'I want to train as HGV driver but there are so many delays'

Mark Ambrose is looking to become an HGV driver but is struggling

Mark Ambrose is looking to become an HGV driver but is struggling - Credit: Mark Ambrose/Getty Images/iStockphoto

An Ipswich man looking to become an HGV driver has said that not enough is being done to help people trying to get into the industry. 

Mark Ambrose has been a welder for 25 years but for the last few years he has been looking to change careers and become an HGV driver. 

Covid prevented him from getting the training he needed and now Mr Ambrose says he is facing hurdle after hurdle to try and achieve his dream - despite driver shortages.

Mr Ambrose said he had been in touch with a number of different local companies but so far they have been unable to help him. 

One of the other major hurdles he had to face was trying to get a provisional HGV license. 

"You put in for your provisional and it takes 13 weeks for it to come back," he said. 

"They want to get a lot of drivers to help their shortfall but there's no way of doing it."

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He said that in other areas of the country there were more training opportunities in places like Yorkshire and Bristol but not in Suffolk.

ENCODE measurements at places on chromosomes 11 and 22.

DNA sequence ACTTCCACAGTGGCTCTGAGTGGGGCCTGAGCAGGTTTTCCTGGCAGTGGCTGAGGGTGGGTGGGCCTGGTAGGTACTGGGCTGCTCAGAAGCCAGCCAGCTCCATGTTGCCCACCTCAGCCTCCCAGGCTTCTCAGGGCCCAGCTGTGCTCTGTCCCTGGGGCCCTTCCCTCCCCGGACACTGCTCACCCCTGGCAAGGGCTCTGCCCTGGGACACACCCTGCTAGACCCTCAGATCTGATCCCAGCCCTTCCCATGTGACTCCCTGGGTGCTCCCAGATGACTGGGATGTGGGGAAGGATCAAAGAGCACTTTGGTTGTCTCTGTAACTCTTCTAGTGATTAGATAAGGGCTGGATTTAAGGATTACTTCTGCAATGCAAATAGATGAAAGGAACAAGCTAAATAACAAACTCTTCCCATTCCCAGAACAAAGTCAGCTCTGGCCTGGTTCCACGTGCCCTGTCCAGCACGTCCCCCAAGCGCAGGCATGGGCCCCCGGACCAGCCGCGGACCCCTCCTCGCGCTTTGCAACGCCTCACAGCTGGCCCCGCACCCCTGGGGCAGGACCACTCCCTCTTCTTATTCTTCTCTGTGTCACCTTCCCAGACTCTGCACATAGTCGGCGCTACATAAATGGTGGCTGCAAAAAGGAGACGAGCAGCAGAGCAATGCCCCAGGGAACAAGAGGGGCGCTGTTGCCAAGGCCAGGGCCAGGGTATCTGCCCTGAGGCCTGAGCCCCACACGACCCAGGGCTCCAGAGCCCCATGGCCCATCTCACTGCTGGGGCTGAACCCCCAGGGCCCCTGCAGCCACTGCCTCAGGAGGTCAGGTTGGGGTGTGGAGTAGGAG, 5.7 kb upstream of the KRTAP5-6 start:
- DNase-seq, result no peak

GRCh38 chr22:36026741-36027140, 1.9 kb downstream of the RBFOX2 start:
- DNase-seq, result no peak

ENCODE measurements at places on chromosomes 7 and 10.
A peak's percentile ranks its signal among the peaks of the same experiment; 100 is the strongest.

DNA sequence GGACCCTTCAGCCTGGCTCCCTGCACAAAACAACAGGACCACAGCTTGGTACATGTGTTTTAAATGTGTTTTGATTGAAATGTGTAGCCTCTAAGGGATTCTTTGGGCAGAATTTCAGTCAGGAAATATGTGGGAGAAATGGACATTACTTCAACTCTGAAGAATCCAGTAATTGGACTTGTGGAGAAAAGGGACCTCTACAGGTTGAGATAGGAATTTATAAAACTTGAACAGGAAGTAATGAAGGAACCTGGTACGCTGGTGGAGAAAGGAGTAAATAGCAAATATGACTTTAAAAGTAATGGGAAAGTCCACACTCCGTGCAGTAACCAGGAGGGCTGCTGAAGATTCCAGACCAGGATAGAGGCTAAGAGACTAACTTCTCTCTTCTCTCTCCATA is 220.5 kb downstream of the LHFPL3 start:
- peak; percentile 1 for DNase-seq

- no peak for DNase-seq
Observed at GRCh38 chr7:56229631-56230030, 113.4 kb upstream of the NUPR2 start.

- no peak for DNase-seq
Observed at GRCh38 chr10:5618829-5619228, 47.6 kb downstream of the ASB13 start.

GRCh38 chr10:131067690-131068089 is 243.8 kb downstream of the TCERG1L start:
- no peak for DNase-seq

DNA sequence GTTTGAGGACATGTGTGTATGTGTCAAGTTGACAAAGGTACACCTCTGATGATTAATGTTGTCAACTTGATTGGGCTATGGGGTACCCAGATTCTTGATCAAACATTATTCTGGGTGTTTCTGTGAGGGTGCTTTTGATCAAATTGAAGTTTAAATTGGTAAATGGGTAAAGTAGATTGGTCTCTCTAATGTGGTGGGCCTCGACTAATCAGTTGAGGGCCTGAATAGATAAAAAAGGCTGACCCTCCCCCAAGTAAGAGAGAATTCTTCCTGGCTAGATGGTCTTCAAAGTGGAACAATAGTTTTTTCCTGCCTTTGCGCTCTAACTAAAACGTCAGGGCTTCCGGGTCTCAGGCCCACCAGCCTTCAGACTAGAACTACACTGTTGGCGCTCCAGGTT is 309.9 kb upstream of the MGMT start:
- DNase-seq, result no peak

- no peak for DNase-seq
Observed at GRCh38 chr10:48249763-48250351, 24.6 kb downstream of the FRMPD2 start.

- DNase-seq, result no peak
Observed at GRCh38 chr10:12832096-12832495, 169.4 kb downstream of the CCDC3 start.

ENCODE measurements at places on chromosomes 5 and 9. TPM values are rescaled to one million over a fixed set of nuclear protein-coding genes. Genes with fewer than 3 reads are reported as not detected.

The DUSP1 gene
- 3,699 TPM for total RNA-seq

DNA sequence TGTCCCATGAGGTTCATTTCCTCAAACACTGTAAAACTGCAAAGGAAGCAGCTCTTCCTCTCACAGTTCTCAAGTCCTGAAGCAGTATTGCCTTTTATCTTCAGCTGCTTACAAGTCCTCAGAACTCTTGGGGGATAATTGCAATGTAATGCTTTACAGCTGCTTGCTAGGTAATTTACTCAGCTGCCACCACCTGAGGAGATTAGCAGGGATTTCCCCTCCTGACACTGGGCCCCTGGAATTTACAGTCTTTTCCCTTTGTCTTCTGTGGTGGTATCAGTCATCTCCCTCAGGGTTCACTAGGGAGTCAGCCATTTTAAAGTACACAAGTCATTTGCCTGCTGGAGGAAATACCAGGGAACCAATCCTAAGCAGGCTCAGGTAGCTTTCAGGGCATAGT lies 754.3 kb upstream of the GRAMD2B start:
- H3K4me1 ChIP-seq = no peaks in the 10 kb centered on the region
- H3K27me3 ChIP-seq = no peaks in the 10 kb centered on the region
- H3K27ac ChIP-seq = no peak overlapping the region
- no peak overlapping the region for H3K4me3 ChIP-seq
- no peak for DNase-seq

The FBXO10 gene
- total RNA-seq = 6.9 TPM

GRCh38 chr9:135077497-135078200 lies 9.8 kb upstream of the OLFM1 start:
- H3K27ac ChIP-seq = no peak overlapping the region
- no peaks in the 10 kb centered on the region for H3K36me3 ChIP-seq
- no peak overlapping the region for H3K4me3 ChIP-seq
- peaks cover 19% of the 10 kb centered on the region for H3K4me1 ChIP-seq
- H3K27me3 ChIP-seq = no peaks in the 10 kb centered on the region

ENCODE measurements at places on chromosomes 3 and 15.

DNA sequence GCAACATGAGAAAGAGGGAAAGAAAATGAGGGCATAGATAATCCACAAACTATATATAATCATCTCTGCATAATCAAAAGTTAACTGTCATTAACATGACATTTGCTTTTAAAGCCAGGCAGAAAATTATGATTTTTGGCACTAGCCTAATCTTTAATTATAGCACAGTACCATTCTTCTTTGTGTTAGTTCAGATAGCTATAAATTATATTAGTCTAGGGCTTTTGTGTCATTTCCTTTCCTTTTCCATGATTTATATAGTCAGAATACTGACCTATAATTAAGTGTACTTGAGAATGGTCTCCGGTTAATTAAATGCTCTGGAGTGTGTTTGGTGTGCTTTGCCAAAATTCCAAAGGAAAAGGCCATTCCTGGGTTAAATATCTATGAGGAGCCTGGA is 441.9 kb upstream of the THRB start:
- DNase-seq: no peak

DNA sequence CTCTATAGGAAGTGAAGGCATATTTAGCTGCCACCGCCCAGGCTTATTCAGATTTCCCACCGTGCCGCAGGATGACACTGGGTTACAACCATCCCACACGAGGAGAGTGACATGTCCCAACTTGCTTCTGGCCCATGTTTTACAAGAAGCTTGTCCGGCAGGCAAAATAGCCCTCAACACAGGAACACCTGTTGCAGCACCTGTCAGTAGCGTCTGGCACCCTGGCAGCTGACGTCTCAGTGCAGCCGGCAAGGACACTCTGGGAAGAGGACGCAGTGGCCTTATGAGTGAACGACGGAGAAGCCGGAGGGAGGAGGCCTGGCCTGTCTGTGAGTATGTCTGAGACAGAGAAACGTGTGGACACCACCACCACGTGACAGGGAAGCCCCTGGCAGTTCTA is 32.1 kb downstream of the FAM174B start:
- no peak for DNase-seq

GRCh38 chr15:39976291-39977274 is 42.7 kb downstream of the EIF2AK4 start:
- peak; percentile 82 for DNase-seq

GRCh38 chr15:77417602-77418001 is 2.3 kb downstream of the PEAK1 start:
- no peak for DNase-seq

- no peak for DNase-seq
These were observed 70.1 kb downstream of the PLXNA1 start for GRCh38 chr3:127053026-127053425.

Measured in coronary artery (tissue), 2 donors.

"The only way I've found of doing it so far is if you are unemployed," he said. 

A pilot scheme run through the Job Centre has offered help in getting drivers into the industry with some licenses. 

"There should be more help to help people get their licenses but there just isn't any," he said. 

Mr Ambrose is desperate to get into the industry and help sort out the shortfall issues. 

Mr Ambrose said that as soon as he has his license finding a job won't be an issue. 

Last week, this newspaper found local jobs for drivers with HGV 1 licenses offering up to £60,000 a year as well as a number of bonuses.

"As soon as you have got your license you can walk into any job that you want," he said. 

"If you don't get on well with one company you can leave that company on a Friday and walk into a new one on the Monday."

He's been left in a Catch 22 trying to move forward with his plans. 

"If I leave the job I have got then I won't have enough money to pay for accommodation and get the license I need wherever they are doing it," he said.

"The only way I can see of doing it is doing it off my own back and paying for it could take a year or two years."